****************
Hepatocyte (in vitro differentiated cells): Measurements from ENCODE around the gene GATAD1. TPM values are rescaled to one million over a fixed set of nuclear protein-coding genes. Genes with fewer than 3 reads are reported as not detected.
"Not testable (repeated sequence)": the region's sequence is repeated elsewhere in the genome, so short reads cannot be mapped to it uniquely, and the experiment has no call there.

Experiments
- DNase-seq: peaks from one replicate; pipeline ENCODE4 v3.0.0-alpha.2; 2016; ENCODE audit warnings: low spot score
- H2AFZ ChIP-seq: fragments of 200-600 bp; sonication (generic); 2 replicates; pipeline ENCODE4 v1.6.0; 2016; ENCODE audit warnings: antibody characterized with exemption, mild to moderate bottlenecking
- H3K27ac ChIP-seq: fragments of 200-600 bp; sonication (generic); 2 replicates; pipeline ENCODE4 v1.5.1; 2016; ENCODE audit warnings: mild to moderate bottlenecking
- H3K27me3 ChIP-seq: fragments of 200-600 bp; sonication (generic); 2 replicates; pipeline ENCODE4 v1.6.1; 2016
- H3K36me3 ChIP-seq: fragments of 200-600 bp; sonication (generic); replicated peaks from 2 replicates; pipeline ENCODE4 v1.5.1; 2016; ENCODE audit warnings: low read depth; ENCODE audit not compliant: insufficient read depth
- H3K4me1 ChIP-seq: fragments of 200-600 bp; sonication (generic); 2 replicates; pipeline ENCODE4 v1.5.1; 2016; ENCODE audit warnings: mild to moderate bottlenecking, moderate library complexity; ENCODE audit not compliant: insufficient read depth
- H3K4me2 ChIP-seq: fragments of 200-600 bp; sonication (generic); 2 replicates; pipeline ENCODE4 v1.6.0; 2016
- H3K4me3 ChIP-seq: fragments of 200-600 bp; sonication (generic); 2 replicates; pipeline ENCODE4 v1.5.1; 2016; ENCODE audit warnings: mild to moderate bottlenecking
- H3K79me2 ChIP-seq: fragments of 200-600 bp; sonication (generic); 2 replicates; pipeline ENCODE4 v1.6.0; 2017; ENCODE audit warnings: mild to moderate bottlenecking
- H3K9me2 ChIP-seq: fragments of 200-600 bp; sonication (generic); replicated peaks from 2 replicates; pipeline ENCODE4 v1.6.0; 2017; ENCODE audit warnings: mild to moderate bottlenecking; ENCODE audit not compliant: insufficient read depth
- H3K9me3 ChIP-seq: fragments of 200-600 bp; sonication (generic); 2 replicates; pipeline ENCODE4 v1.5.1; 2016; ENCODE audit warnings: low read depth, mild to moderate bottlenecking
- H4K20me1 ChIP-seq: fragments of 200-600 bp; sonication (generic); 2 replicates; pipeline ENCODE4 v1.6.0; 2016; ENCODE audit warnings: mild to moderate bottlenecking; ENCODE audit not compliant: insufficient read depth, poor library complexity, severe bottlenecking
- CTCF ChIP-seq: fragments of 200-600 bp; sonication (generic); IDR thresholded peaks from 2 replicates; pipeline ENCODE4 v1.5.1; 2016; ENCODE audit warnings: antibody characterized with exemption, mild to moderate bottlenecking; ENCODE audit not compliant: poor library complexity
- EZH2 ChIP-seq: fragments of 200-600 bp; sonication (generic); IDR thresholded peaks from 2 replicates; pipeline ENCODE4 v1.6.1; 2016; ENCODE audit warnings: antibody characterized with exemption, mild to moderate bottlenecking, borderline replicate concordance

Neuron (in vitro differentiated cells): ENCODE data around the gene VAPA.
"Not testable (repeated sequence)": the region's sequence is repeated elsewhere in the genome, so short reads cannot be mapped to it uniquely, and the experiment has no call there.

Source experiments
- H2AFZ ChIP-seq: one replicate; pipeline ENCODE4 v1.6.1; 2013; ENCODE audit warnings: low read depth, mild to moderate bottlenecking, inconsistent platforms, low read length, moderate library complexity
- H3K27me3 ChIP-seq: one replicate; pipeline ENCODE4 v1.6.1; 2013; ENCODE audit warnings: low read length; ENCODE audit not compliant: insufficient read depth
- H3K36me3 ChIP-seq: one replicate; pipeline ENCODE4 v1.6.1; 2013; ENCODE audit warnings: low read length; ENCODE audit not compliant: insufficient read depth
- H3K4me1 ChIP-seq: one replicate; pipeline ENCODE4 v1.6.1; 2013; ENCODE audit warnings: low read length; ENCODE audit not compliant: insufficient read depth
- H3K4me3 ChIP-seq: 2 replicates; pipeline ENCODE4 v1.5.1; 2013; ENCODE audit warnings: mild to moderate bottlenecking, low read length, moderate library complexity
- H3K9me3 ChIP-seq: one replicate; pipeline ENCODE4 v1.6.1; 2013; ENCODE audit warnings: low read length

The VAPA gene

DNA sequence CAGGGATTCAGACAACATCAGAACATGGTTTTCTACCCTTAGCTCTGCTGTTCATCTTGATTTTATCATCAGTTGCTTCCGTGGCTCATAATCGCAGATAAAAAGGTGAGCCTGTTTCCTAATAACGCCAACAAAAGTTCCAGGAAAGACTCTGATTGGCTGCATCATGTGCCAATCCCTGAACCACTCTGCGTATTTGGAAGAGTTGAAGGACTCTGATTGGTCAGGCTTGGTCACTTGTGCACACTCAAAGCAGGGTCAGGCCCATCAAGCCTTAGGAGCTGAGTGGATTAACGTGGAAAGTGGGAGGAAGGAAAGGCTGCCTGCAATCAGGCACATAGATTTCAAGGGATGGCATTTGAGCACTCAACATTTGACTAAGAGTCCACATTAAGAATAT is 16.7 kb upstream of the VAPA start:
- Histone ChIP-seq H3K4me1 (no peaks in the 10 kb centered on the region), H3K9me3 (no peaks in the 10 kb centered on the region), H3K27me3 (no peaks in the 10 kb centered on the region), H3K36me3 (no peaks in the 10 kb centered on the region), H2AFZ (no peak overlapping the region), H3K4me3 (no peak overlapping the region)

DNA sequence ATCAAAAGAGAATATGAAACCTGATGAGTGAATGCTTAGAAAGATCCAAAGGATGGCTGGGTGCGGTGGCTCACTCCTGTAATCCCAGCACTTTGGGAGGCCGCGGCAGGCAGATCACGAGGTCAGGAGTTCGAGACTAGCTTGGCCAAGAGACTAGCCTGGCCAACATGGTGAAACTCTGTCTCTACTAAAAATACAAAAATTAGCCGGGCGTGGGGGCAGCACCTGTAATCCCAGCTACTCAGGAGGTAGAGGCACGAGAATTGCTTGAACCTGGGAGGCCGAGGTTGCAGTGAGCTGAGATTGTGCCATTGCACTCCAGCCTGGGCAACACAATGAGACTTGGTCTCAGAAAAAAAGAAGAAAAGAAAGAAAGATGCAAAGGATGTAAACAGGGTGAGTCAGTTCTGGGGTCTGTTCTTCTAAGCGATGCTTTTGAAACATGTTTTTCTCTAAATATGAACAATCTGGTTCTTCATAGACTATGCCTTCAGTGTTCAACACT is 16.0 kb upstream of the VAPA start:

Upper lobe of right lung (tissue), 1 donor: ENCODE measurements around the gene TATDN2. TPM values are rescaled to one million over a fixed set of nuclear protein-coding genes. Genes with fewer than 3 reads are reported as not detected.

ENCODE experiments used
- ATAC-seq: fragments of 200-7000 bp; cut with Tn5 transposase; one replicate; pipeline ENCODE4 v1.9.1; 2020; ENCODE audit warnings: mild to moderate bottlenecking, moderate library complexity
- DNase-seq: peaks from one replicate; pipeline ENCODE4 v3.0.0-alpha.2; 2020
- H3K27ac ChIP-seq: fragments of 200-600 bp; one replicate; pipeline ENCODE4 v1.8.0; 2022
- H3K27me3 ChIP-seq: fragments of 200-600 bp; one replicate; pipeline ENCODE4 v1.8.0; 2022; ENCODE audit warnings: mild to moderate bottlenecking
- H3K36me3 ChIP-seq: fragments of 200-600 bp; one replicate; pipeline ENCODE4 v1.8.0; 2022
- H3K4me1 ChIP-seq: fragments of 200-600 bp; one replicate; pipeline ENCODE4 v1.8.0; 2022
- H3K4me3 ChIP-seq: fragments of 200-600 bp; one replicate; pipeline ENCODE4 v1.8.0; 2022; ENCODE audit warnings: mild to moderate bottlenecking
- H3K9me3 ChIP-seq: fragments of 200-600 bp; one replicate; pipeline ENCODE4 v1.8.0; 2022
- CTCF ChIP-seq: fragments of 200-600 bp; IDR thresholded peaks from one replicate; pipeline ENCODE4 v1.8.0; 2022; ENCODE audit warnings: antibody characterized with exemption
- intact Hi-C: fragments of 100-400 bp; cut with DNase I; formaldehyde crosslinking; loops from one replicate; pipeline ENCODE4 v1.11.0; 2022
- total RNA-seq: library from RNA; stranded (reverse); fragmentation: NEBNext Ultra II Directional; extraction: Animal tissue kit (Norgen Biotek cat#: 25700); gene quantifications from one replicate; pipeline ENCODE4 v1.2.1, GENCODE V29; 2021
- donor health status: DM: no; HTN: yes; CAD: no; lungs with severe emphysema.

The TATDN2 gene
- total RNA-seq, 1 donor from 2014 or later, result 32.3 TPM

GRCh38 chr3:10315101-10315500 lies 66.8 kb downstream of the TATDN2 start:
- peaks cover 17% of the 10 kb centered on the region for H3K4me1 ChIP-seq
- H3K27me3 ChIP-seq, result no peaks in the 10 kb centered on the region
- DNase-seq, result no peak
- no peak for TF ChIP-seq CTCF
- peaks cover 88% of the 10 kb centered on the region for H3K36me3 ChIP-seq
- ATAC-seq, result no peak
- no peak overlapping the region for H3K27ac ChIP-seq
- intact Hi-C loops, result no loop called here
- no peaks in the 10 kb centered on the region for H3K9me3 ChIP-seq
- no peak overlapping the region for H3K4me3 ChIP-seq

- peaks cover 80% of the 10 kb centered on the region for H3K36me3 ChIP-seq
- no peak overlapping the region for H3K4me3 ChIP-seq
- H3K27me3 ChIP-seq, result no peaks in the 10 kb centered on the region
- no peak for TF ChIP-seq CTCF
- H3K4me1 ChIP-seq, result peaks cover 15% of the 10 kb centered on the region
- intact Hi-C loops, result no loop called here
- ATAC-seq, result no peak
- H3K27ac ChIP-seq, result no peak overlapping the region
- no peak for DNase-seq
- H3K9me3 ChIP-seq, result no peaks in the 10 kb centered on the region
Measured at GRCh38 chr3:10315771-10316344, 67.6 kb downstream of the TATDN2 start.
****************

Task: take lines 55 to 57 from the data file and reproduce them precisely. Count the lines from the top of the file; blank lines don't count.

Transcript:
- intact Hi-C loops, result no loop called here
- no peaks in the 10 kb centered on the region for H3K9me3 ChIP-seq
- no peak overlapping the region for H3K4me3 ChIP-seq